Long after selling the Muppets to Disney and the “Sesame Street” characters to Sesame Workshop, the Jim Henson Co. is busy creating new fare via originals — such as a live-action fantasy series in early development with “The Walking Dead” star Norman Reedus — and existing IP that the company still owns, like “Fraggle Rock.”
In the case of Reedus, the star has worked with creatures for years, fighting zombies on the long-running AMC hit. Now, he’s creating an entirely new universe of characters by teaming up with Brian and Wendy Froud (“The Dark Crystal”) for a project in the works for Henson. The primetime adventure series, intended for a family audience, will feature an entirely new universe of creatures created by the Frouds.
“Norman Reedus, the Frouds [who will create the show’s creatures] and the Jim Henson Company coming together to create a show is the mashup of my dreams,” says Halle Stanford, president of TV at The Jim Henson Company. “Norman is an artist, and when I suggested to him, what if we create a series with the Frouds together that explores his love of magical creatures, he was so excited.”
Reedus calls that “an understatement. They are masters in the fantasy world-building space. I mean, a show about goblins, trolls and otherworldly creatures? There’s nobody in the universe better suited for that than the Henson Company.”
That’s just one example of the expanding slate at Henson TV, which also includes “Fraggle Rock: Back to the Rock.” Henson’s reimagining of the kids series that launched in 1983 on HBO, “Fraggle Rock: Back to the Rock” premiered last month on Apple TV Plus.
“I just definitely felt the world needed more Fraggles. We needed more hope right now in the world,” says Stanford, who has clocked nearly 25 years at the company via various stints there. “We did a lot of talking to kids and teachers and parents, and we came up with a lot of topics that you can see them in the show. A lot having to do with science, and talking about sustainability, social justice and repairing problems that we create. We have a lot of conversation about identity. We discovered there’s a lot of anxiety in children.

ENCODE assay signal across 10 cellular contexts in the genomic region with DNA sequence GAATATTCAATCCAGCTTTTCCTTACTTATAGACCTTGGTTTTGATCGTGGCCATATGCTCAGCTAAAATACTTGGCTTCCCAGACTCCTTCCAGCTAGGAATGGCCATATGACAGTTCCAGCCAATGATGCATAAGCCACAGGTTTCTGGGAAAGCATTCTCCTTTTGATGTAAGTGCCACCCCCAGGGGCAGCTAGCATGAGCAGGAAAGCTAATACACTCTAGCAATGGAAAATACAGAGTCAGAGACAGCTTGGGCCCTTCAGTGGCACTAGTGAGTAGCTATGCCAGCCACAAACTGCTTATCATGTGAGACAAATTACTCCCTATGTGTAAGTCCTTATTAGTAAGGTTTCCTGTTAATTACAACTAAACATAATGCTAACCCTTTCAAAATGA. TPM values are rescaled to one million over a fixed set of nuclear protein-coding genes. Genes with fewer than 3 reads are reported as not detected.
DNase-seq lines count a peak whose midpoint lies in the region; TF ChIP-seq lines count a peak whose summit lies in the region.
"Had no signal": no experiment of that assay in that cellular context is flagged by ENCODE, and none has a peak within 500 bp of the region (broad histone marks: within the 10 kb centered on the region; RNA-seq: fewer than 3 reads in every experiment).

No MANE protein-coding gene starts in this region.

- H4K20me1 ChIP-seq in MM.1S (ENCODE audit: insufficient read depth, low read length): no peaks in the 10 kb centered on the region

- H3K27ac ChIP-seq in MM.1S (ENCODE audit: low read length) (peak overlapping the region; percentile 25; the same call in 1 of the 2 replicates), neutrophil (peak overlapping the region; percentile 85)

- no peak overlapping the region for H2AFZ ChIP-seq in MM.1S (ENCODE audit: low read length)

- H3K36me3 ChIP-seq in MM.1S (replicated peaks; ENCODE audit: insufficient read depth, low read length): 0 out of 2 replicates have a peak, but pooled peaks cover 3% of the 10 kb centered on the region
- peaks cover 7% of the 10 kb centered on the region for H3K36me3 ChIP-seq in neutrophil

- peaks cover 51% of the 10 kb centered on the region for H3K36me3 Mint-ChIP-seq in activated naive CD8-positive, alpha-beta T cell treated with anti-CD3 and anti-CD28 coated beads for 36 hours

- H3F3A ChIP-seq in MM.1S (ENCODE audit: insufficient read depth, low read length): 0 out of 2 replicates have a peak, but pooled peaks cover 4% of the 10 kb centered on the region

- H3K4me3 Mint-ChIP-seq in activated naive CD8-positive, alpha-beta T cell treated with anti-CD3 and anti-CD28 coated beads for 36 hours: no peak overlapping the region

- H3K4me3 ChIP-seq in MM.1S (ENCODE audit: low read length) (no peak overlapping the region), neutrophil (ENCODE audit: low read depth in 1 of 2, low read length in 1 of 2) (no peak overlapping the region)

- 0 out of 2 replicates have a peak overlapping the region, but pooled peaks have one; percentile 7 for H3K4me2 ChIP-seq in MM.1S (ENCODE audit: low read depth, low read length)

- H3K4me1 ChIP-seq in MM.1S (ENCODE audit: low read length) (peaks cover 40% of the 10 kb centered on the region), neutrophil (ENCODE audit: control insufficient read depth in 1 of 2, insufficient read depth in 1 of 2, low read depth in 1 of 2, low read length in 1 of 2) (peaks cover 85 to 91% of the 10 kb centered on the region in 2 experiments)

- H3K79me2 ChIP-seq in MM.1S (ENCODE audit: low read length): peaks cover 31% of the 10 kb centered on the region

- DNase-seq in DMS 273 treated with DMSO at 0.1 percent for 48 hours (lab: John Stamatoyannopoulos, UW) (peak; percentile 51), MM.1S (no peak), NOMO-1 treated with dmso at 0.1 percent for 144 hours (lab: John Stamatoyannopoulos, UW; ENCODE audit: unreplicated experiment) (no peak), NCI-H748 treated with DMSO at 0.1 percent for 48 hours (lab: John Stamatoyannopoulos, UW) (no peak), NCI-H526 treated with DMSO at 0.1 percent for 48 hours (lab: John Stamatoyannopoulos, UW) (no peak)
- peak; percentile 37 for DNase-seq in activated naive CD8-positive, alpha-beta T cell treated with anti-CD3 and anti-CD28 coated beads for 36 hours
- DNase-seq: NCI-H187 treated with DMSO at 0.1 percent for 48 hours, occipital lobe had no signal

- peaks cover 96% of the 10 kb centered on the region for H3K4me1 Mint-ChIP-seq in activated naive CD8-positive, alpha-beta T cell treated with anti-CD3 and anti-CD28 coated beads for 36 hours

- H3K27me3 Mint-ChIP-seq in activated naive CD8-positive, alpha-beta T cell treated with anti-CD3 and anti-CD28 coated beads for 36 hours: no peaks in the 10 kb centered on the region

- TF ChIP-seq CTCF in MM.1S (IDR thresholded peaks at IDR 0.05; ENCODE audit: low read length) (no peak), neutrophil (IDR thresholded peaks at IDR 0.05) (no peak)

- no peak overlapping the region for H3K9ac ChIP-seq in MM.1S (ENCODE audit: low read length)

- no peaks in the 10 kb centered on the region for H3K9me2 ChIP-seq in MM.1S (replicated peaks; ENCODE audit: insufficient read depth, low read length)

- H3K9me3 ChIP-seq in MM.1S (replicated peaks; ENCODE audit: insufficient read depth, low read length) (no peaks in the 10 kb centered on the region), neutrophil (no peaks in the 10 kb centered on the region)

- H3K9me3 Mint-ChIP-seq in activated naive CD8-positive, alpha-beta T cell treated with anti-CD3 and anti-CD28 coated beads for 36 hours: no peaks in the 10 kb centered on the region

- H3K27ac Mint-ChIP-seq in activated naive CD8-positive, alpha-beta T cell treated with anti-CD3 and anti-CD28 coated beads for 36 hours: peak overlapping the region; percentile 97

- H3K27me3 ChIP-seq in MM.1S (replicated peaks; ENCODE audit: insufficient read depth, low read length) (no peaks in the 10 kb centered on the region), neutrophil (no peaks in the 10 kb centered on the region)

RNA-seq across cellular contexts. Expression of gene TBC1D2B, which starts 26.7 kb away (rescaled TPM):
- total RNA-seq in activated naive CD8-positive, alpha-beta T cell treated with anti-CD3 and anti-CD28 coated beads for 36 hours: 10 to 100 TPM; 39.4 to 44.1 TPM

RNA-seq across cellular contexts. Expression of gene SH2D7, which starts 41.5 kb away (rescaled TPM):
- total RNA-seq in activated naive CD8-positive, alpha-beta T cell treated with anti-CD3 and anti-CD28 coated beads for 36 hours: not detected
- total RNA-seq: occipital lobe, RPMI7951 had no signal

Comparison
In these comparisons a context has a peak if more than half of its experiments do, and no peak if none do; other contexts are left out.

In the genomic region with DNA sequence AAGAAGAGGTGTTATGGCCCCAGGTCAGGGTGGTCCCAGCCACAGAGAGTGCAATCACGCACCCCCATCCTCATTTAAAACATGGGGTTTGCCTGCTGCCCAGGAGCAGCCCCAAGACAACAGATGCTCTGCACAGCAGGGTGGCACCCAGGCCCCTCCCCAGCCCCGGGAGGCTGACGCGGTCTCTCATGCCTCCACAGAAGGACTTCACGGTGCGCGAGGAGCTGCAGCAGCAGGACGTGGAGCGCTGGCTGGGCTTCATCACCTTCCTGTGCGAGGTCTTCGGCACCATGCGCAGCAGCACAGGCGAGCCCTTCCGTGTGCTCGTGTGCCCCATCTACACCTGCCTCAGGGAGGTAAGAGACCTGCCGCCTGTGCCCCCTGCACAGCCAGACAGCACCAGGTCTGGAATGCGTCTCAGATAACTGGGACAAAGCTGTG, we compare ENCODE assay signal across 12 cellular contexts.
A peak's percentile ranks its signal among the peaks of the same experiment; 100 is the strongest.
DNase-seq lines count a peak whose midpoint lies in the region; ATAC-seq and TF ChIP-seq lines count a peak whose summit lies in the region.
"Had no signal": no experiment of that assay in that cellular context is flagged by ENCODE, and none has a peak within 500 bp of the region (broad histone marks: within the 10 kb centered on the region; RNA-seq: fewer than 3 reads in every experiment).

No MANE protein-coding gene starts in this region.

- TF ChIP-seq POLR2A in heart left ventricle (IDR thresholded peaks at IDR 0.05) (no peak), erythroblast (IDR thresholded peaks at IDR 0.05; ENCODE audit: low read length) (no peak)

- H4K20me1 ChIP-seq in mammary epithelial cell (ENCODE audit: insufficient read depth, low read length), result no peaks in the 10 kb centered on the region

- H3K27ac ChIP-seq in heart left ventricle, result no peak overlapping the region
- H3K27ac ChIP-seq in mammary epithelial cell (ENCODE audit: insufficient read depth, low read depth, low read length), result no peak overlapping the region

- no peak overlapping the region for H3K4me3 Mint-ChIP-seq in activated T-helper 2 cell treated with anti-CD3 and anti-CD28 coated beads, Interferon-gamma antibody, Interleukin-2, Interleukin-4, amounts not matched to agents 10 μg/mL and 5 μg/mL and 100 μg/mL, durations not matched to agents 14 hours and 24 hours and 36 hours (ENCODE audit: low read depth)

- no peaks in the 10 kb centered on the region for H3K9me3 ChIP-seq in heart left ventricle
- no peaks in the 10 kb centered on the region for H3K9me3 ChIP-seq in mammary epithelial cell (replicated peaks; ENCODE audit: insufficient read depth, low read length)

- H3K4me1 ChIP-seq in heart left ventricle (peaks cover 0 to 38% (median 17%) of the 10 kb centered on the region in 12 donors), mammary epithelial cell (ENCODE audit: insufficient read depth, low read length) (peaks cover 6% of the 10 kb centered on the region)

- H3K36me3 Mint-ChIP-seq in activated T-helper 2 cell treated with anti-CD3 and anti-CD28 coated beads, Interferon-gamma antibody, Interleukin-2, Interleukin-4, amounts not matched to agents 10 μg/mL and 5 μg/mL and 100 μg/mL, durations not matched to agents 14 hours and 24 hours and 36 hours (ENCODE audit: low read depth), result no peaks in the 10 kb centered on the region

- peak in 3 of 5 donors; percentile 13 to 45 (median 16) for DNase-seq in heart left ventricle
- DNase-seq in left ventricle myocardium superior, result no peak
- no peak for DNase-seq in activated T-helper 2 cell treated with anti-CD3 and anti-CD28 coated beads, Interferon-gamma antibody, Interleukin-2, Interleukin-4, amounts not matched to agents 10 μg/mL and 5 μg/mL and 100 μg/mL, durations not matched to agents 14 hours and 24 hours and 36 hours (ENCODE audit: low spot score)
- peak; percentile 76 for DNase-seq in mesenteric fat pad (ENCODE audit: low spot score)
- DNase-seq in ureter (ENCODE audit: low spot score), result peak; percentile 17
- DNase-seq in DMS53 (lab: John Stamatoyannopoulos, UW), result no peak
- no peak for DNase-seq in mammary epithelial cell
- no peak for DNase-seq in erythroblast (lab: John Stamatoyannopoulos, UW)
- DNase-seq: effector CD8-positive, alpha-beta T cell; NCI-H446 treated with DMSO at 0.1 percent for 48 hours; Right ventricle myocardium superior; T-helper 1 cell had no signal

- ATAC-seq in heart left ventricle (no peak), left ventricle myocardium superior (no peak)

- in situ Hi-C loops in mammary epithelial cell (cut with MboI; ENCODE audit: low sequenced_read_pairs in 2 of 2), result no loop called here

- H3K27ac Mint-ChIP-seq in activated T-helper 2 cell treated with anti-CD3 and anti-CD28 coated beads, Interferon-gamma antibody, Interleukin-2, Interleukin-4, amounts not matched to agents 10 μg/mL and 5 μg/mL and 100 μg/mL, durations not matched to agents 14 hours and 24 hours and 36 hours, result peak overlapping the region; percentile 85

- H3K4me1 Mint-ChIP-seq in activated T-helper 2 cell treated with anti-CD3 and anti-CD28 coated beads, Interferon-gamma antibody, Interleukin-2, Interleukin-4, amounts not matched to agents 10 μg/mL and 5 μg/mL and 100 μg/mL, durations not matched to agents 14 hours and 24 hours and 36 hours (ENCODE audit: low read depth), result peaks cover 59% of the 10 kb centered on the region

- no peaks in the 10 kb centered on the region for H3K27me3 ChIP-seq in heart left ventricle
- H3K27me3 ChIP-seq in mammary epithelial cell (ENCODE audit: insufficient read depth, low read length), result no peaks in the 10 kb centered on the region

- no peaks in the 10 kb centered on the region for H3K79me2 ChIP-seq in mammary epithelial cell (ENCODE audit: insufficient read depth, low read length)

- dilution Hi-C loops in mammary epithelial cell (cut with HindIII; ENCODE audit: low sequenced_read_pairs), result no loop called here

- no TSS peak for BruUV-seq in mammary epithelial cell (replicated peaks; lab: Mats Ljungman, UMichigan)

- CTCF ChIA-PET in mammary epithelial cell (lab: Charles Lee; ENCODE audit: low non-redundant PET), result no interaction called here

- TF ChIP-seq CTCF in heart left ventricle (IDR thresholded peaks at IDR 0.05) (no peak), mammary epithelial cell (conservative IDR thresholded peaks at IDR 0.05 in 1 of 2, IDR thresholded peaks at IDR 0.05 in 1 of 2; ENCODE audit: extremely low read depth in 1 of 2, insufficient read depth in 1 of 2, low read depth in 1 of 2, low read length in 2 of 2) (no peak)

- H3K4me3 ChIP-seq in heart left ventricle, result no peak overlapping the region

“It feels so true to ‘Fraggle Rock’ as it’s made by fans,” she adds. “They were very aware of how we had to transform it for a modern-day audience, not just with the topics we’re talking about, but the sophistication of comedy, the way that it’s filmed, making it exciting.”
Henson TV is also behind Apple TV Plus’s 1960s-set animated series “Harriet the Spy,” featuring the voices of Beanie Feldstein and Jane Lynch. On Netflix, the shingle is expanding its preschool franchise “Word Party” with the companion series “Word Party Presents: Math!”
“It uses our Henson digital puppetry system,” Stanford says of the latter. “In terms of innovation, Henson is always, I feel, trying to push the visuals in television.”
Coincidentally, “Word Party” creator Alex Rockwell started in the company as Jim Henson’s creative assistant, and later Stanford was Rockwell’s creative assistant. “It was my pleasure to help her keep growing this franchise,” Stanford says. “Hopefully, there will be more math parties, world parties, language parties, everything. I hope the babies keep having parties forever and ever on Netflix.”
Although Netflix canceled “The Dark Crystal: The Age of Resistance” after one season, Stanford hasn’t given up on figuring out a new way into that franchise.
“We are nimble, we are resilient. We are ready to jump. The minute anyone would like to jump back into Thra [“The Dark Crystal” planet setting], it is a world that we will continue to build on and think about,” she says.
She tells Variety that the company is especially eager to expand further into family-oriented primetime fare in fantasy and science fiction. Stanford uses the term “hope punk” to describe the positive take on genre.
“We want to make hope cool,” she says. In regards to the Reedus project, “it is an urban fantasy. It will be a magical world. But I feel like Norman is going to help us bring the ‘punk’ back in ‘hope punk.’ I also think that people kind of like that punk in Henson’s legacy. The Muppets were the underdogs, our [‘Labyrinth’] Goblin King with David Bowie was so cool…
“When you say ‘Jim Henson,’ it invokes something in people,” she adds. “So I’m hoping those that felt inspired by him, like Norman Reedus, will look to us as a new home to create these types of stories that are transformative and entertaining, and having something to say, but also wanting to kind of push the medium of television.”